SHOW AND TELL
Bring a Christmas symbol.
Why we celebrate Christmas
The value is peace, which is like a starry night in the country. Peace inside ourselves and with the people around us is a good thing.
For manners we’ll practice how to say hello and good-bye and thank you for a gift.
Outside we’ll play Rudolf, Rudolf Reindeer.
The songs we’ll be singing are Let There Be Peace on Earth, We Wish You a Merry Christmas, Deck the Halls, Twelve Days of Christmas, Up On the Housetop, and Rudolf the Red-nosed Reindeer.
Our art activities are Pinecone Christmas, Standup Tree, Candy Cane Animals, and Snowman Ornament.
Creative dramatics is The Night Before Christmas.
For body development, we’ll work on coordination with carrying Santa’s toys and holiday colors. For motor development we’ll do proprioception exercises with pushups, pass the jug, leap frog, and tow truck.
COPING WITH THE HOLIDAYS
The Christmas crazies are upon us, and I’m reminded how wise these ideas are from Unplug the Christmas Machine. It’s better to implement this plan now than to resolve after the fact to do better next year.
- You’re so busy the kids feel neglected, and you get into a vicious cycle of their increasing crankiness, which takes more of your time and makes you more irritable. Take a few minutes to reconnect. Involve your children in your tasks. It’s true that it takes longer, but first, you’re staying connected with your children, and second, they’re learning important life skills.
- You’re spending more time away from home. Your year-end office work, parties, and shopping take you away more than normal. A simple “rule of two” applies here. Make it a policy that neither parent will be gone from home more than two evenings a week.
- Everyone gets tired and grumpy. The children are staying up late and you’re staying up even later. Work to simplify your life, especially during this season. If a regular dinner takes too much time, the children have eaten well all day at the school. Soup and toast or cereal and a banana won’t hurt them when it’s occasional. Try to stay on the schedule that you know works best for your family. Remember the small rituals that keep you anchored. If you need to skip baths, keep the story time. Lots of hugs and kisses and assurance that you’ll love them forever mean a lot, especially if they’re feeling a little insecure.
- You’re anxious about overspending your budget. Just the exercise of creating a realistic budget will put a subconscious brake on your spending. Creative and thoughtful here is better than more expensive anyway.
- It’s a natural law that children will act up in front of guests or relatives. Anticipate this by telling your children what to expect. Generally we put our little people in situations that are totally foreign to them and expect them to be socially competent. Designate one parent to make sure that the children don’t feel left out. If things get too overwhelming for the child, take a walk or go into a quiet place and read a book.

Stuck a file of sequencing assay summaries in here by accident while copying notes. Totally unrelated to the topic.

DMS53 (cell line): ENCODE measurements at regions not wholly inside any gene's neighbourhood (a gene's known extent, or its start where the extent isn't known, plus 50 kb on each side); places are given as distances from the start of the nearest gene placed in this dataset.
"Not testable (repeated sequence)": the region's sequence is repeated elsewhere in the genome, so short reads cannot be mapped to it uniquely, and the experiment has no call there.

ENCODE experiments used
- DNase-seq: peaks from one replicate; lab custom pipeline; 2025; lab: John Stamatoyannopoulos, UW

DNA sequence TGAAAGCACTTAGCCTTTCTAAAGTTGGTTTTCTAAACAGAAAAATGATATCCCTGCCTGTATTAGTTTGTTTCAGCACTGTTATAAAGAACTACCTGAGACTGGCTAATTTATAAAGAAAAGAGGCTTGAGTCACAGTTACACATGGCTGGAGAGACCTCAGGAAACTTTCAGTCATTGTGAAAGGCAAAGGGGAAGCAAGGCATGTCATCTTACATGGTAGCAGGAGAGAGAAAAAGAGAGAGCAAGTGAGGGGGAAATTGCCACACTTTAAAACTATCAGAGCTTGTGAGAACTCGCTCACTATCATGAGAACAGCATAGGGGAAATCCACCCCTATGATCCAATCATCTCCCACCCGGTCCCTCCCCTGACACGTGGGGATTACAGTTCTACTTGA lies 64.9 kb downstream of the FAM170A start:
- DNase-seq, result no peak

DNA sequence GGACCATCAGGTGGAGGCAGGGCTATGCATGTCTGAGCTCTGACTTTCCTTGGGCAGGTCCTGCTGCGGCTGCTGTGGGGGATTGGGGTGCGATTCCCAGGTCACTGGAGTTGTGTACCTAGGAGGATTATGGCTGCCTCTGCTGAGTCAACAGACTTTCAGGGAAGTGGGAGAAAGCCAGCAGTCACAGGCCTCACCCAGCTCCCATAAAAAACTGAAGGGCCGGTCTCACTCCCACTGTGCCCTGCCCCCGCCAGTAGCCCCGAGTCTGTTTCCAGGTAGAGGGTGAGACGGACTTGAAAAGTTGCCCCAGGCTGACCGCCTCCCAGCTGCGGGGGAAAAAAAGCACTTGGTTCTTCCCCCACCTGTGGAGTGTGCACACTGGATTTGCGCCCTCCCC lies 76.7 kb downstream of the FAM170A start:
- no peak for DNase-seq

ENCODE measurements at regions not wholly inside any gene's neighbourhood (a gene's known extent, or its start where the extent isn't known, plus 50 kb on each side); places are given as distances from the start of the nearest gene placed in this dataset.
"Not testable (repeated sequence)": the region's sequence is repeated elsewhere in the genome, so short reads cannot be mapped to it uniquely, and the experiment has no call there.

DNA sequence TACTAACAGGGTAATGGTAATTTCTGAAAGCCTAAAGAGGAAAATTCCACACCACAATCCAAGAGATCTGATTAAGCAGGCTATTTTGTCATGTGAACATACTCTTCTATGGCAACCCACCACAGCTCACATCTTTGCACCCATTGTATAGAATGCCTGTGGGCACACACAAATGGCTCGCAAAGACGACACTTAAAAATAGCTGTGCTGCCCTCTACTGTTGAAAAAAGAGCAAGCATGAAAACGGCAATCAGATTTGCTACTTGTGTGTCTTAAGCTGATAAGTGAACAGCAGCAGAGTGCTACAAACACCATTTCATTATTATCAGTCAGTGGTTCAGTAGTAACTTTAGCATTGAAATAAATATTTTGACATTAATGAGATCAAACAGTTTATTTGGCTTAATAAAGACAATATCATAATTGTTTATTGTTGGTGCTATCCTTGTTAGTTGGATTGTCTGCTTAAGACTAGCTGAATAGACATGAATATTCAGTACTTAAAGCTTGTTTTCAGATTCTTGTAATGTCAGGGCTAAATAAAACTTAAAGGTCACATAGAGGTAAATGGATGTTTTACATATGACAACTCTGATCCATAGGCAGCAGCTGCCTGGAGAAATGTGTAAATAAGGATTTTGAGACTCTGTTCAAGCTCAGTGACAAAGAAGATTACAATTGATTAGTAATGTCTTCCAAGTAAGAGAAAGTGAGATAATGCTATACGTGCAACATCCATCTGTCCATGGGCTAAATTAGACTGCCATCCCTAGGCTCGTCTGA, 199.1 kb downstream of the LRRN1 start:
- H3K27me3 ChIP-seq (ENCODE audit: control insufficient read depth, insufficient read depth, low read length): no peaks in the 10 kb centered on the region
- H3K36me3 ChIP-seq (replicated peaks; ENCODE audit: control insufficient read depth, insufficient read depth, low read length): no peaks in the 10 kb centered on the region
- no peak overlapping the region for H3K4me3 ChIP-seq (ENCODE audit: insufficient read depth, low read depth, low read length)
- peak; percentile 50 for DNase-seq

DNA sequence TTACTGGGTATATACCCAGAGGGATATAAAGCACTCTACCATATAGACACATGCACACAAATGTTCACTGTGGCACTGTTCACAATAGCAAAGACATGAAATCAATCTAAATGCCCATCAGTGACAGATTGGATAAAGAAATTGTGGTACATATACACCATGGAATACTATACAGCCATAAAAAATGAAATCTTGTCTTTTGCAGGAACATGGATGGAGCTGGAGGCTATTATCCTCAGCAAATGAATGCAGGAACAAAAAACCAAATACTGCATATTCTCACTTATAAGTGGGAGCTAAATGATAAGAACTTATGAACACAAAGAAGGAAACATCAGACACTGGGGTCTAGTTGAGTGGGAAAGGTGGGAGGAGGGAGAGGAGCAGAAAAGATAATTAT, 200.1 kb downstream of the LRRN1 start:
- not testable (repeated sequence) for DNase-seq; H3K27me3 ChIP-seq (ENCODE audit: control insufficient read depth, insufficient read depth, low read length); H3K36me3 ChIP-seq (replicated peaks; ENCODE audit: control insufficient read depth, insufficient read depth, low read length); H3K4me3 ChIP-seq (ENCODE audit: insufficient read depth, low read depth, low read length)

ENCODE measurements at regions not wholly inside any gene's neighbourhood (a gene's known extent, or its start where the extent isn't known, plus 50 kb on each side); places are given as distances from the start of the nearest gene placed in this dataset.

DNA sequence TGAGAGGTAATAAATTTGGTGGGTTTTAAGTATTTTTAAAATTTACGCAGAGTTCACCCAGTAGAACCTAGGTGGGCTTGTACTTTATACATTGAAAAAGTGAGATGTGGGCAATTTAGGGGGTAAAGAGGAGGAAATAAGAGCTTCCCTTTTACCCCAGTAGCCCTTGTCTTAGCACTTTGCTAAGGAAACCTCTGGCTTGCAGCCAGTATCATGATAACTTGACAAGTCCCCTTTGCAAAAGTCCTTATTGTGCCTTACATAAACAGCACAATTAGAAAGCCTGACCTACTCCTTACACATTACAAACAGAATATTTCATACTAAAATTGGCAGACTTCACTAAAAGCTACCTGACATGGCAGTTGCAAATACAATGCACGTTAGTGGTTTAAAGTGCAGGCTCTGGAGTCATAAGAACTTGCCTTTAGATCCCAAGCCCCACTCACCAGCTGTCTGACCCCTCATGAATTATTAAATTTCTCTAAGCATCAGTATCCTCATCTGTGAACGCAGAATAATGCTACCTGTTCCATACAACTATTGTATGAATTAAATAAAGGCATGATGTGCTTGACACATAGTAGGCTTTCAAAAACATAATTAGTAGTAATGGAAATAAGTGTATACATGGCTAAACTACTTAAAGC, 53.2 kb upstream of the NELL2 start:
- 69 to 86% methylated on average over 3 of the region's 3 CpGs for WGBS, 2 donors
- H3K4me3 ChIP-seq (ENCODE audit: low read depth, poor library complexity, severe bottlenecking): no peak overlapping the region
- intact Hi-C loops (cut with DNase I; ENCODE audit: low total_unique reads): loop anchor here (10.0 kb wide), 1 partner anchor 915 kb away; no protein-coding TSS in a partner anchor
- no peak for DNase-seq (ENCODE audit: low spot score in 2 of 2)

- Be grateful. Give gifts because of the joy you get from the giving, not because the receiver will appreciate them. Understand the pleasure people took in selecting the gifts they gave to you – whether or not you like the actual gift. Treasure the connectedness of the season regardless of the material things involved in it. Count your blessings of simply having family, of having a safe home, and of your good health.
On the Calendar
Holiday Closing – Confirming that the school will be closed the week of Christmas, December 24 – 28. We’ll only be closed Tuesday, Jan. 1, for New Year’s.
About the Christmas Let-down – The progression up to Christmas is so hectic that the days after Christmas can be pretty anti-climatic. You might want to consider a quiet event in those after-days. Consider on planning a trip to the Museum of Natural Science to see the model train exhibit. Even a family walk through the woods works. At the school, we’ll have a pajama party on Friday, Jan. 4, for that very reason.
Parents Request – One of our parents is collecting money for gifts to give to the teachers if you would like to contribute you can Venmo @melisa-crian-1, cash app $melissacrain in the comments area leave your child’s name, dead line Dec.19.
In the toddler class Elle is discovering numbers and showing interest as she works with the number and shape matching peg work. Sae is improving her ability to focus as she works with the bead stringing work; this work also helps with her fine motor skills. It’s a joy to see when toddlers develop friendships, John and Didi are just that, outside they joyfully play together and in the classroom the learn together as the use some of their class time to work with the stacking and building work, after they completed the work they picked up all the pieces and put it back in its proper location.